Another domestic leading writer Su Tong who is renowned for the novel Wives and Concubines (1990) which later was adapted to the film Raise the Red Lantern directed by Zhang Yimou, will publish his new novel Huang Que Ji this June. And the serialization will be in The Harvest starting in May.

Still setting the story on the famous "Xiangchun street (a fictitious road in the South created by Su, which has frequently appeared in his novels recording the stories and growing up of a group of youth who were born in the 1960s)," this new story begins in the unlikely setting of a mental health hospital.

Meanwhile, writer Yan Lianke also plans to publish his new novel Zha Lie Zi soon. During an earlier interview with the Global Times, Yan said that the new book, which centers on the subject of social reforms and changes since the opening up of China in late 1970s, is still being polished although it was essentially completed last August.

Besides Han, Su and Yan, other leading writers like Ma Yuan and A Lai will also publish their new books in the next months. And in the late half of the year, Sun Ganlu will publish his new novel Qianli Jiangshan Tu, another writer Xia Shang's new book Dongan Jishi will also meet public.

"This year is a big year for domestic novels," said writer Ye Kai, "the collective publishing of their works represents the peak of their writing for writers born in the 1950s."

Given the healthy situation for publishing novels, literature magazines are also altering their strategy accordingly.

"We will have a special issue for novels this April to publish six works at the same time, because there are too many anticipated works this year," said Cheng.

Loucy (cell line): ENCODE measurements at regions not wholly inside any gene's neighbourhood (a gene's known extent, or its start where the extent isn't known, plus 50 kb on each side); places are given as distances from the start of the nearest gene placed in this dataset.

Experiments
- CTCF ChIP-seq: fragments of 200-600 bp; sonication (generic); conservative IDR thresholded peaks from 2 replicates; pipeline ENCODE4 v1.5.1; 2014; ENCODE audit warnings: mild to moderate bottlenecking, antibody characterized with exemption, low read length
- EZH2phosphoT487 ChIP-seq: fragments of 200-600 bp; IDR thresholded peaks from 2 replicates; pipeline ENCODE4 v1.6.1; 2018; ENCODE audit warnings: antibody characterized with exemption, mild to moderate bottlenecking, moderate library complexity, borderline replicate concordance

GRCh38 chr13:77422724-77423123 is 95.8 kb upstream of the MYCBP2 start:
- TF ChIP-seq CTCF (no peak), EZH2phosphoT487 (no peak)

The new generation

Compared to the flourishing writing of those born in the 1950s and 1960s, younger writers are a little eclipsed with fewer works this year. Among all the long novels that The Harvest plans to publish this year, there is only one by a relatively young author: Tian Er, born in 1976, will see his Tianti Xuanfu, which depicts the life of policemen at a police station, published in the periodical.

In fact, there had been a group of outstanding writers born in the 1970s like Zhu Wenying, Ye Mi, Wei Wei and Jin Renshun. "Their writing skills have been fully practiced. Now maybe what they need is more time to overcome the bottleneck period and then quality works will come out," said Cheng.

As for the group of emerging writers born after the 1980s, their style is sharply different from those before, as if a giant rift had appeared between them and the previous generations. "From their subject matter to the structure of their stories, and even the pace of storytelling, they are not so traditional," said Cheng.

Learning to build their own styles, young writers still lack flagship works with a clear style. "Writers born after the 1980s actually take a great share of China's reading market, but they are short in their representative works," said Yan Lianke.

"Signature writers like Elieen Chang, Mo Yan, Su Tong and Yu Hua had all published their representative works in their 30s, so I think what the current young writers need most now is to write something with authentic literary value, not just the best-selling ones," said Yan.

Indeed, as a certain historic period loses its influence over a new generation of writers, the traditional style of writing and aesthetic values also inevitably declines.

For traditional novels, these current glory days may be their last. But on the bright side, we can anticipate some fresh new writing styles from the future generation.

Posted in: Books

blog comments powered by Disqus